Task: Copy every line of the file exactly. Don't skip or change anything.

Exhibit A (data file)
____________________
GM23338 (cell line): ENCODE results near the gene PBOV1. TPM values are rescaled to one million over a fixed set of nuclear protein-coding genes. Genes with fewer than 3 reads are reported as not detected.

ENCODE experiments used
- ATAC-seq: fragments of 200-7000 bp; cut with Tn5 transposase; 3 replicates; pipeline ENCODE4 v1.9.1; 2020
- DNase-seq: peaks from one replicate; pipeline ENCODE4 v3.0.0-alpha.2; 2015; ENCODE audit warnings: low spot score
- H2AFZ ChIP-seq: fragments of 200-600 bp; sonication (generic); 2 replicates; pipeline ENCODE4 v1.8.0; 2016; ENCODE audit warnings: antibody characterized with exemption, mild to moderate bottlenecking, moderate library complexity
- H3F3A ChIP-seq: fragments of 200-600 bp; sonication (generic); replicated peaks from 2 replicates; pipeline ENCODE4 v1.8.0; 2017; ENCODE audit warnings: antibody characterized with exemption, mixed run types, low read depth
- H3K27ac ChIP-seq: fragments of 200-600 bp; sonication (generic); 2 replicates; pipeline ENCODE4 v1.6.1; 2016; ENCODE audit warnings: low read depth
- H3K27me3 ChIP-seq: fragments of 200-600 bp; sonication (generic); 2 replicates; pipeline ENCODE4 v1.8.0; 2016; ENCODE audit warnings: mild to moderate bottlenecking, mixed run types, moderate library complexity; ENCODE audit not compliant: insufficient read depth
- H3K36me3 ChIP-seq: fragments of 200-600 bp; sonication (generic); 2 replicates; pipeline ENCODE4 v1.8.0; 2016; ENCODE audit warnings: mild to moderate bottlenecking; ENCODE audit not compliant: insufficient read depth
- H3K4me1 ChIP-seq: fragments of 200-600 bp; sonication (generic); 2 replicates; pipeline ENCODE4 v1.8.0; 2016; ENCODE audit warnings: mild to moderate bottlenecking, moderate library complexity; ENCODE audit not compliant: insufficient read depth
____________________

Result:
GM23338 (cell line): ENCODE results near the gene PBOV1. TPM values are rescaled to one million over a fixed set of nuclear protein-coding genes. Genes with fewer than 3 reads are reported as not detected.

ENCODE experiments used
- ATAC-seq: fragments of 200-7000 bp; cut with Tn5 transposase; 3 replicates; pipeline ENCODE4 v1.9.1; 2020
- DNase-seq: peaks from one replicate; pipeline ENCODE4 v3.0.0-alpha.2; 2015; ENCODE audit warnings: low spot score
- H2AFZ ChIP-seq: fragments of 200-600 bp; sonication (generic); 2 replicates; pipeline ENCODE4 v1.8.0; 2016; ENCODE audit warnings: antibody characterized with exemption, mild to moderate bottlenecking, moderate library complexity
- H3F3A ChIP-seq: fragments of 200-600 bp; sonication (generic); replicated peaks from 2 replicates; pipeline ENCODE4 v1.8.0; 2017; ENCODE audit warnings: antibody characterized with exemption, mixed run types, low read depth
- H3K27ac ChIP-seq: fragments of 200-600 bp; sonication (generic); 2 replicates; pipeline ENCODE4 v1.6.1; 2016; ENCODE audit warnings: low read depth
- H3K27me3 ChIP-seq: fragments of 200-600 bp; sonication (generic); 2 replicates; pipeline ENCODE4 v1.8.0; 2016; ENCODE audit warnings: mild to moderate bottlenecking, mixed run types, moderate library complexity; ENCODE audit not compliant: insufficient read depth
- H3K36me3 ChIP-seq: fragments of 200-600 bp; sonication (generic); 2 replicates; pipeline ENCODE4 v1.8.0; 2016; ENCODE audit warnings: mild to moderate bottlenecking; ENCODE audit not compliant: insufficient read depth
- H3K4me1 ChIP-seq: fragments of 200-600 bp; sonication (generic); 2 replicates; pipeline ENCODE4 v1.8.0; 2016; ENCODE audit warnings: mild to moderate bottlenecking, moderate library complexity; ENCODE audit not compliant: insufficient read depth